As mentioned earlier, Blythe and the rest of Lamb of God are considered to be an important part of the new wave of American metal. Generally speaking, there is a consensus that this musical movement started up in the early to mid 1990s before going on to see considerable expansion in the early to mid 2000s. Eventually, it died down for the same reason that a lot of musical movements die down, which is to say, an oversaturated market caused by over-eager labels looking to capitalize on the latest trends. In any case, interested individuals shouldn’t mistake the new wave of American metal for the new wave of British metal. Yes, one is named for the other. However, they aren’t directly connected to one another, not least because the new wave of British metal started up in the mid to late 1970s before becoming internationally prominent in the early 1980s.
7. Was Involved in a Manslaughter Case
On May 24 of 2010, Blythe was involved in a manslaughter case. In short, what happened was that he was performing in Prague when a fan named Daniel Nosek tried to climb onstage before being thrown from it by the singer. Unfortunately, said individual fell on the back of his head, with the result that he fell into a coma before dying in it. The Czech police launched an investigation into the matter, for which they asked the assistance of the U.S. Department of Justice. However, the latter didn’t just refuse to cooperate, the latter also didn’t notify either Lamb of God or its management about the request. As such, Blythe was quite surprised when he was arrested for suspected manslaughter when he arrived in Prague on June 27 of 2012 for another performance.
8. Was Acquitted
In the end, Blythe was acquitted. He was indeed the person who had thrown Nosek from the stage. However, his nearsightedness meant that it was possible that he had mistaken him for someone else who had managed to get over the guardrail multiple times. As such, Blythe was considered morally responsible but not criminally liable. After everything, Blythe met with Nosek’s family in private, stressing that they never attacked him but had just wanted to know what had happened to their son.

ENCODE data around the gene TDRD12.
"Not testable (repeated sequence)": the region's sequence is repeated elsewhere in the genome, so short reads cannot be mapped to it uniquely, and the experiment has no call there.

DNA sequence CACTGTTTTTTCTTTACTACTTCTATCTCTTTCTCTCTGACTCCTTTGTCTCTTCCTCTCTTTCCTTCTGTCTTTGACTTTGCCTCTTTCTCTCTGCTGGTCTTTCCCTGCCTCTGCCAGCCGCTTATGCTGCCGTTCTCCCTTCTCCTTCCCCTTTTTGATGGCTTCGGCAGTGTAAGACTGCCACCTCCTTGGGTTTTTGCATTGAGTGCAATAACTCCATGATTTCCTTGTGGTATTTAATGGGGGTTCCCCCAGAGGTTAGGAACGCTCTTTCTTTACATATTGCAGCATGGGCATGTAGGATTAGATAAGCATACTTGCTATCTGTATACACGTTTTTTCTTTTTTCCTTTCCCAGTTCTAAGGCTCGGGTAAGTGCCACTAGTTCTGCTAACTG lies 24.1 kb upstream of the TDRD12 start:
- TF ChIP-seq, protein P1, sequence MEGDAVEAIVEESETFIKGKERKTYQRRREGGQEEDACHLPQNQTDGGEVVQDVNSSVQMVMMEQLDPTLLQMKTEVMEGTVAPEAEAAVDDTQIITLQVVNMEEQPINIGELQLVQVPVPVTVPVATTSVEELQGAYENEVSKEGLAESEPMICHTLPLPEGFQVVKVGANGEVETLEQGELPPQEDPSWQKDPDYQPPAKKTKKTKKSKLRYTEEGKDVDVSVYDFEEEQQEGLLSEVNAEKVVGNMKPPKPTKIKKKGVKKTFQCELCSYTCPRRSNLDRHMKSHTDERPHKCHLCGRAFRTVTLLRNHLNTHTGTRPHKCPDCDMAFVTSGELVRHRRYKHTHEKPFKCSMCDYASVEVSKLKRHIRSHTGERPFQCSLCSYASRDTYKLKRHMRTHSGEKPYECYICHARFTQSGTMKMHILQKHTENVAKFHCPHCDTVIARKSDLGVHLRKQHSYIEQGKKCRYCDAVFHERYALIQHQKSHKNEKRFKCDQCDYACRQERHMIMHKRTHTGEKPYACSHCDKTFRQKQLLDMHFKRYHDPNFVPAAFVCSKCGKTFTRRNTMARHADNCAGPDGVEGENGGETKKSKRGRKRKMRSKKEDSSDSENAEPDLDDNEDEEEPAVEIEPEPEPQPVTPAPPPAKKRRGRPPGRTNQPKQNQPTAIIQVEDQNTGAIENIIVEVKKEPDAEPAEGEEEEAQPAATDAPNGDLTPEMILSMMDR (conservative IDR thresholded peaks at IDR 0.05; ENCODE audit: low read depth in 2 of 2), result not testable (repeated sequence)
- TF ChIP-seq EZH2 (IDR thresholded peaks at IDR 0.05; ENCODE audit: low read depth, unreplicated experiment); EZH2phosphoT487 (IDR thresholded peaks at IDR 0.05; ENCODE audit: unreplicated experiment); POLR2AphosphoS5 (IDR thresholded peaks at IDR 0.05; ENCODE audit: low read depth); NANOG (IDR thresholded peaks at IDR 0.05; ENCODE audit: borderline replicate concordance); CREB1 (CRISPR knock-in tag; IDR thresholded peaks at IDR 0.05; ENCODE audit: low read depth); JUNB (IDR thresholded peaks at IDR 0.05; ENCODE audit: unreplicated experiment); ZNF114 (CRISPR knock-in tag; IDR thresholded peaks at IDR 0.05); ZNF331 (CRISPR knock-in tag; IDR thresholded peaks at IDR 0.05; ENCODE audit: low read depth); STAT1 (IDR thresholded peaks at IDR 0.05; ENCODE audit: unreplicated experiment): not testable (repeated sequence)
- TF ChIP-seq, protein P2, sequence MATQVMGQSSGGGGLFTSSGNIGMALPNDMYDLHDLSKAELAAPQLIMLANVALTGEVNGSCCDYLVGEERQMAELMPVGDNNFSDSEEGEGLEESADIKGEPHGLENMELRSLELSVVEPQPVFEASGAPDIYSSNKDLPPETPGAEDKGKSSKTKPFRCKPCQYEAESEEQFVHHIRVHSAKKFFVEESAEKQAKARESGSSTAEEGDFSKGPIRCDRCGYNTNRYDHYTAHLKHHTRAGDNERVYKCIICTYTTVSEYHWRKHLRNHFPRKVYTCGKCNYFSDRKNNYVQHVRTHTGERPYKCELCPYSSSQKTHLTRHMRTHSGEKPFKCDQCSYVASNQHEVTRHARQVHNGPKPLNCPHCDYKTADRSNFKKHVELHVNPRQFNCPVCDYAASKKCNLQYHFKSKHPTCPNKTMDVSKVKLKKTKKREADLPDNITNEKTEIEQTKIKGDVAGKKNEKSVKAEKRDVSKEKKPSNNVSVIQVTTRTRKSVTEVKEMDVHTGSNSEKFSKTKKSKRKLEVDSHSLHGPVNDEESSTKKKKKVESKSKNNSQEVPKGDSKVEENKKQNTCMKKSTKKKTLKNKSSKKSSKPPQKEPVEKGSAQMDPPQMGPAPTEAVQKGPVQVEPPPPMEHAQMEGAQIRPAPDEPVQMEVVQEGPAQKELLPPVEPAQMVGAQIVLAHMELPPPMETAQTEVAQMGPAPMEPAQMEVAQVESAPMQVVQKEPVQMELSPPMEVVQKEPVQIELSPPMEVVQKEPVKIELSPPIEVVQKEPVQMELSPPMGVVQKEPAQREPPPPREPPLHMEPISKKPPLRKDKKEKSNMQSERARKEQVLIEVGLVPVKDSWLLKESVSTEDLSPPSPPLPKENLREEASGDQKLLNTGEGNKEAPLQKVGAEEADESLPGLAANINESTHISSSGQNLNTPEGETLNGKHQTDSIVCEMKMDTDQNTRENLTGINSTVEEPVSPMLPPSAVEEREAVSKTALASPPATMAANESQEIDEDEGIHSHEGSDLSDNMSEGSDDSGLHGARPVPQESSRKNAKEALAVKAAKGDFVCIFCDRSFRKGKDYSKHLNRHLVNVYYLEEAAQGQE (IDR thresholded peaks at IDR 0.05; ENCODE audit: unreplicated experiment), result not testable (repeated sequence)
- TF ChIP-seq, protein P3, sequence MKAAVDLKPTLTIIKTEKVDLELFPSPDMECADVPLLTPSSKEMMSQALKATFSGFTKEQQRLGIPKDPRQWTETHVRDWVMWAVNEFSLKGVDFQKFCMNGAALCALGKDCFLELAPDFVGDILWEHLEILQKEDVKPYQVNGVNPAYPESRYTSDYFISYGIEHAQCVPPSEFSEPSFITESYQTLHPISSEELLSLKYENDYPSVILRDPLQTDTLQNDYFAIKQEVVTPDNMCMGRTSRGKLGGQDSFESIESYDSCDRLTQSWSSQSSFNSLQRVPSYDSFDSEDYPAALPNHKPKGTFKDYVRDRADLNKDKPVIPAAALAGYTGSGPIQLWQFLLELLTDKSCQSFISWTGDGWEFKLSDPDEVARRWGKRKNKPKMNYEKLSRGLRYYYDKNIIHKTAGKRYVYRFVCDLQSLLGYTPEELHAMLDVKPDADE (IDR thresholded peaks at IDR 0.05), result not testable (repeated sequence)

9. Has Shown Support for the Removal of Confederate Statues
Very recently, Blythe showed support for the removal of Confederate statues in Charlottesville, VA on July 10. Said event was particularly notable because the proposal of the removal contributed to the Unite the Right rally in 2017, which saw clashes between protesters and counter-protesters. In particular, a self-identified white supremacist rammed his car into a group of counter-protestors, killing a woman named Heather Heyer as well as injuring 35 other individuals. The United States saw a considerable backlash against white supremacist groups in the aftermath.
10. Used Robert E. Lee’s Own Words to Support the Removal of Confederate Statues
Blythe seems to have a fair amount of knowledge about historical matters. After all, he pointed out that Robert E. Lee didn’t want Confederate statues, which is relevant because said individual is much-admired by Confederate supporters both in the past and in the present. Besides this, Blythe also pointed out that the removal of the Confederate statues isn’t meant to erase history. Instead, it is meant to encourage a more accurate recounting thereof.